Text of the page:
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This is a very weird problem which started occurring about 2 months ago. Whenever I try to type in a folder path in the address bar in Windows explorer, it immediately reverts back to the previous address.

So for example if it is at the D: drive, and I type in "C:" to the address bar, it reverts back to saying "D:\" within a quarter of a second.

Does anyone know what is causing this? It's incredibly annoying!

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Do you have Ccleaner? so you can do a quick clearing of the explorer address bar , and MRUs, preferably without clearing something important. because all cleaners have to be user controlled. Then see if you still have the problem, that gets one thing out of the way. – Psycogeek Oct 6 '11 at 11:02

Sounds to me like a virus or malware at work here.

Then again, I hope you or something else didn't remap your drives.

To check your drive mapping just right-click on "My Computer" select "Manage" and then go to the "storage" section where you should then be able to expand the the "Disk Manager" and see what's attached and what's been partitioned. It's quite possible that your C: drive may have been changed. This can happen if you have an unruly thumb drive or some other kind of drive that wants to take over as the C: drive assignment. It's rare but it does happen. It's also not a big deal since drive mappings can easily be changed or changed back too. The only rule is that no two drives (partitions) can occupy the same drive letter. So in order to change your drive back to C: you might try right-clicking on say the X: partition (assuming that's what your original drive got changed to) and then select "change drive letters and paths" to change it back to C: . Of course, this assumes that something else isn't already occupying the C: drive assignment (which in your case isn't likely) cause like I said, there can only be one C: drive at a time.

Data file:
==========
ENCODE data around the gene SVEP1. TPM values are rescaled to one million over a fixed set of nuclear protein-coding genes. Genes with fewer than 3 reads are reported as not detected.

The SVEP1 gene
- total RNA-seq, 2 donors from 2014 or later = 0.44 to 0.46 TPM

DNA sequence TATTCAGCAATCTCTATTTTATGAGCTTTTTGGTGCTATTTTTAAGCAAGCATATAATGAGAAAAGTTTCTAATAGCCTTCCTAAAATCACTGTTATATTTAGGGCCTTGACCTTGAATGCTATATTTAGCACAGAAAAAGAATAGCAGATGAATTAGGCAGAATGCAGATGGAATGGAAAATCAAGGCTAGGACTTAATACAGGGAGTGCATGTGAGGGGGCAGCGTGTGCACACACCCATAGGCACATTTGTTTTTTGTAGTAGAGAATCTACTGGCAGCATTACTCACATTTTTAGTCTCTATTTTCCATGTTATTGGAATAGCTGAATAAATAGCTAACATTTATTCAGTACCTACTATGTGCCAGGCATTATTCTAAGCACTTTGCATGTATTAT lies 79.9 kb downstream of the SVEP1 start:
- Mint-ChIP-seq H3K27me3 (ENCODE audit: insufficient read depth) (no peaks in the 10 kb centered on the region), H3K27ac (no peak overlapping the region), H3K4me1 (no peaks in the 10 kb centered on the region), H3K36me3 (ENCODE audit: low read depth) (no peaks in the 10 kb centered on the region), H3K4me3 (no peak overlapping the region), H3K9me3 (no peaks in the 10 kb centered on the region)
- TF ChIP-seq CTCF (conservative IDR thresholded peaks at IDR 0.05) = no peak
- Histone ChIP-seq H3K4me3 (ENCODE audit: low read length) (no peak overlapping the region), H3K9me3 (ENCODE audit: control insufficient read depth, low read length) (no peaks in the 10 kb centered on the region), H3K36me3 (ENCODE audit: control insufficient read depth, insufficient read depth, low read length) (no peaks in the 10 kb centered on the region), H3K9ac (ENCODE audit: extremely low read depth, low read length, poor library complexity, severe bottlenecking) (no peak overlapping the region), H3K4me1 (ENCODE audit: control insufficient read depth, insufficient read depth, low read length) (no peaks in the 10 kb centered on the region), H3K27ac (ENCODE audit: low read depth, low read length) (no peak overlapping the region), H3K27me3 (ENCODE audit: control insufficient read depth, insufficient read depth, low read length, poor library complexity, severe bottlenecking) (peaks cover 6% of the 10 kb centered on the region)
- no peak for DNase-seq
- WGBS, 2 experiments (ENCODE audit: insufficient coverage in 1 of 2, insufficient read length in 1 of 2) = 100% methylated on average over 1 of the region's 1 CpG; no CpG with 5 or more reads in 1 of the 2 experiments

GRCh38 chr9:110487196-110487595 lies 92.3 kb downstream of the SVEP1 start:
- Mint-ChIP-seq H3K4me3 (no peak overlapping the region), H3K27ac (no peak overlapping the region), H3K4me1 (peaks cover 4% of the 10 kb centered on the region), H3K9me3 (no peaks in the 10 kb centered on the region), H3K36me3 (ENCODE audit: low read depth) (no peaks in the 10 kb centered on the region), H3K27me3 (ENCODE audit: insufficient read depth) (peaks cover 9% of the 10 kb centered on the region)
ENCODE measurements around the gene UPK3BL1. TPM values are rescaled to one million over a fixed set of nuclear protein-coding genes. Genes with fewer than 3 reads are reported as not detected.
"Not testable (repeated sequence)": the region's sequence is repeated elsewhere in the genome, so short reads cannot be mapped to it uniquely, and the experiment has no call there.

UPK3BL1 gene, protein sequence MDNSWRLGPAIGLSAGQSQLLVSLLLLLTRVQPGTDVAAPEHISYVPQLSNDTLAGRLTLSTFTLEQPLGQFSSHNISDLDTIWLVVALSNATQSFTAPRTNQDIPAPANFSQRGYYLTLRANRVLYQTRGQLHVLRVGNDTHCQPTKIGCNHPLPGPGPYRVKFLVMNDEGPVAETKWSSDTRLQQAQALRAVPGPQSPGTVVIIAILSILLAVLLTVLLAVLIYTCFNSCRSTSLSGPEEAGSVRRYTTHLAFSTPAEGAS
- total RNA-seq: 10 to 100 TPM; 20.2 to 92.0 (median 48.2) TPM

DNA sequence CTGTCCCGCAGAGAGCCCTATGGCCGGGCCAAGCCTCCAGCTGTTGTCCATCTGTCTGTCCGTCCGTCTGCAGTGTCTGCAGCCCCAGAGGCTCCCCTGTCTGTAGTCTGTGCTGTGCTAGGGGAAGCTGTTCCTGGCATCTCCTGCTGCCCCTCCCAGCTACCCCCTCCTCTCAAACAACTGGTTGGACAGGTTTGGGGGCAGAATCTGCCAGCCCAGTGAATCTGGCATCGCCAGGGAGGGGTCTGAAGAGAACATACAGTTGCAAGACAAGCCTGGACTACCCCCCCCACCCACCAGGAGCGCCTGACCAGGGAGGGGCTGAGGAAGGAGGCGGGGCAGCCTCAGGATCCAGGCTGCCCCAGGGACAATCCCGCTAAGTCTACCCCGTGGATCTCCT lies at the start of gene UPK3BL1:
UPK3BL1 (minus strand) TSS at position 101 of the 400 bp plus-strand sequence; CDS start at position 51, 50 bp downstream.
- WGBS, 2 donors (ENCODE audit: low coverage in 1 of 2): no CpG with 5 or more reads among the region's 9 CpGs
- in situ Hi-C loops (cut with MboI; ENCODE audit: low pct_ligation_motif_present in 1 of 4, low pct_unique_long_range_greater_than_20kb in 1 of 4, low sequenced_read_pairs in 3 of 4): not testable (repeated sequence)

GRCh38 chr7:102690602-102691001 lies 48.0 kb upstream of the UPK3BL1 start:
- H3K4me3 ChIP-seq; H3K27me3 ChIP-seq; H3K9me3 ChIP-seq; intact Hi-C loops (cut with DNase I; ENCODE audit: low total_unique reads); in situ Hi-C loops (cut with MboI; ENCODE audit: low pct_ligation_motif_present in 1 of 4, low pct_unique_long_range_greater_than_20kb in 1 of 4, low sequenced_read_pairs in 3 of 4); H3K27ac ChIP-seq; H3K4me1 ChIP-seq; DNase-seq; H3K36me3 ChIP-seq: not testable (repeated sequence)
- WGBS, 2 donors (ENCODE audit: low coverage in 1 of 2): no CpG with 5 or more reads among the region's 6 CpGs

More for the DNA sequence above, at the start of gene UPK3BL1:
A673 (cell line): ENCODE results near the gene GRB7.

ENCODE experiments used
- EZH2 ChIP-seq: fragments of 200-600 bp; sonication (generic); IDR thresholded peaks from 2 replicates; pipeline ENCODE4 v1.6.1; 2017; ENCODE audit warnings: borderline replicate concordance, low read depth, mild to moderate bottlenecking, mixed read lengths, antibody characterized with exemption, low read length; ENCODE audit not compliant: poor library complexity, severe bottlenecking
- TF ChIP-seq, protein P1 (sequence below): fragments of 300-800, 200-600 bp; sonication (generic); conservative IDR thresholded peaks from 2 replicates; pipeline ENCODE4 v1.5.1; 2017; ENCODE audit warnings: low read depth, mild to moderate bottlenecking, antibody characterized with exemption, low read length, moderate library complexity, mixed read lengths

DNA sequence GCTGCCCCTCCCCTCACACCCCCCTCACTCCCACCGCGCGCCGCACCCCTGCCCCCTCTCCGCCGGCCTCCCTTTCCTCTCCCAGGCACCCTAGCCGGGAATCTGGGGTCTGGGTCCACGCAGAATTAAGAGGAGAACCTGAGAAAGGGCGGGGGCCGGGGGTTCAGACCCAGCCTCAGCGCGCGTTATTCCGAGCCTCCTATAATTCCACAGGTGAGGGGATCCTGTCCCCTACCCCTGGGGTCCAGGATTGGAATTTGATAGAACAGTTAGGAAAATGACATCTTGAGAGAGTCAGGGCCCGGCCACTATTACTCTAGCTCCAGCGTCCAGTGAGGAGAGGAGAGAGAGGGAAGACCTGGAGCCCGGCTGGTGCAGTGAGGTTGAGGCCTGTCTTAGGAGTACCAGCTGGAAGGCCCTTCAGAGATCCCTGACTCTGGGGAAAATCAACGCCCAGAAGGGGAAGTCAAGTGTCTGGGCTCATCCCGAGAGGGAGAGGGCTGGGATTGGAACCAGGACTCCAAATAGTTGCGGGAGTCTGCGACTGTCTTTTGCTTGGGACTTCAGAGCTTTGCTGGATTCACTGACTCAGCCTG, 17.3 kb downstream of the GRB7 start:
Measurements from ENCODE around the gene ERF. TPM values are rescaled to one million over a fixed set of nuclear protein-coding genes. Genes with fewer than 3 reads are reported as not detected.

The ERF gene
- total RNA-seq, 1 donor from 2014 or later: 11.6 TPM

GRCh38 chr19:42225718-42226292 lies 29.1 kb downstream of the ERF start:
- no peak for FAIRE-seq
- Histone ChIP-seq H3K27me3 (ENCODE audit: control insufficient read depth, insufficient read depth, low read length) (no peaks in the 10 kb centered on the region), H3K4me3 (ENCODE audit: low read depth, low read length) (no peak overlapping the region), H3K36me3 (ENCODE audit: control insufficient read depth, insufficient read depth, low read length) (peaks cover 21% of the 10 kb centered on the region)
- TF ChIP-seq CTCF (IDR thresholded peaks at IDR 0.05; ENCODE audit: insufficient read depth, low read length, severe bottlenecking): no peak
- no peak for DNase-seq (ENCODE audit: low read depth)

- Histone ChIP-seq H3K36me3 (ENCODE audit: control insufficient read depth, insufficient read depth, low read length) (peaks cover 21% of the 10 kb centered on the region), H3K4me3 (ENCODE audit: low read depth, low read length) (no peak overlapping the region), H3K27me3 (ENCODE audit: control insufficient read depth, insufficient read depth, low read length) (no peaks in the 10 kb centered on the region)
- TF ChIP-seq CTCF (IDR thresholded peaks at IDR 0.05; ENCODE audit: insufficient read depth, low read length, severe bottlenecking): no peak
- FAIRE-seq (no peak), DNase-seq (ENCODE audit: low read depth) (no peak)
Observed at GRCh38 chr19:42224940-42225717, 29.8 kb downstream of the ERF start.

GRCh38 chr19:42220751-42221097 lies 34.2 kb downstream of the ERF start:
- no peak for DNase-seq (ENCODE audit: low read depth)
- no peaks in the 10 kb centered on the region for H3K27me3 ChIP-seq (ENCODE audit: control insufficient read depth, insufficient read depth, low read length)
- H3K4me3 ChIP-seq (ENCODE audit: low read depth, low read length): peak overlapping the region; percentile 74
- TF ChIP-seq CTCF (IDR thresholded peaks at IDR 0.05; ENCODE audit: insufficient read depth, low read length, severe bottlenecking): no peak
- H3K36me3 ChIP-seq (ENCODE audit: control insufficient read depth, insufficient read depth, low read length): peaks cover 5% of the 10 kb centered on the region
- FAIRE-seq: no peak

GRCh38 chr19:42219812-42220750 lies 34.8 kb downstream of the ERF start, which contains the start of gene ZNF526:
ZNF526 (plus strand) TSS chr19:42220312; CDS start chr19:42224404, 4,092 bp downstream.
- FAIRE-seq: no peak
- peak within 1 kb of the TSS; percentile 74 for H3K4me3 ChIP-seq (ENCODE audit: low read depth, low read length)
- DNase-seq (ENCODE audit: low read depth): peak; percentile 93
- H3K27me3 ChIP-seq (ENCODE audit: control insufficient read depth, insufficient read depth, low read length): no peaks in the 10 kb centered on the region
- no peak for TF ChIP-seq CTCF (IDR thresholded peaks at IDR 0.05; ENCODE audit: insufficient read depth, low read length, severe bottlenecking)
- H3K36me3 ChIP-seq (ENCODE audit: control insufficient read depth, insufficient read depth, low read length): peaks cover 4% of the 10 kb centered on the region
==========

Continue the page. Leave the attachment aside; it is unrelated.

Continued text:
Since I have no idea what you have in your computer, I think it's safe to assume you only have one physical hard drive. And in "Disk Manager" that one hard drive should be identified as "Disk 0" or it could be "Disk 1" or "Disk 2" etc. It's also likely that your one hard drive only has one partition which would hopefully be identified as the C: drive. However, it is possible to have other partitions with other drive mappings or even no mapping at all. But quite frankly, it sounds to me like your C: drive simply got changed to a different drive letter assignment which would explain why your browser refuses to browse to a drive that effectively isn't there. So like I said, just make sure you have your drives mapped correctly.

One last note you might want to be aware of: there are rare times when it is not desirable to assign the boot drive as the C: drive. However, it is typical that C: is mapped as the boot drive - in a single Windows only machine, that is.

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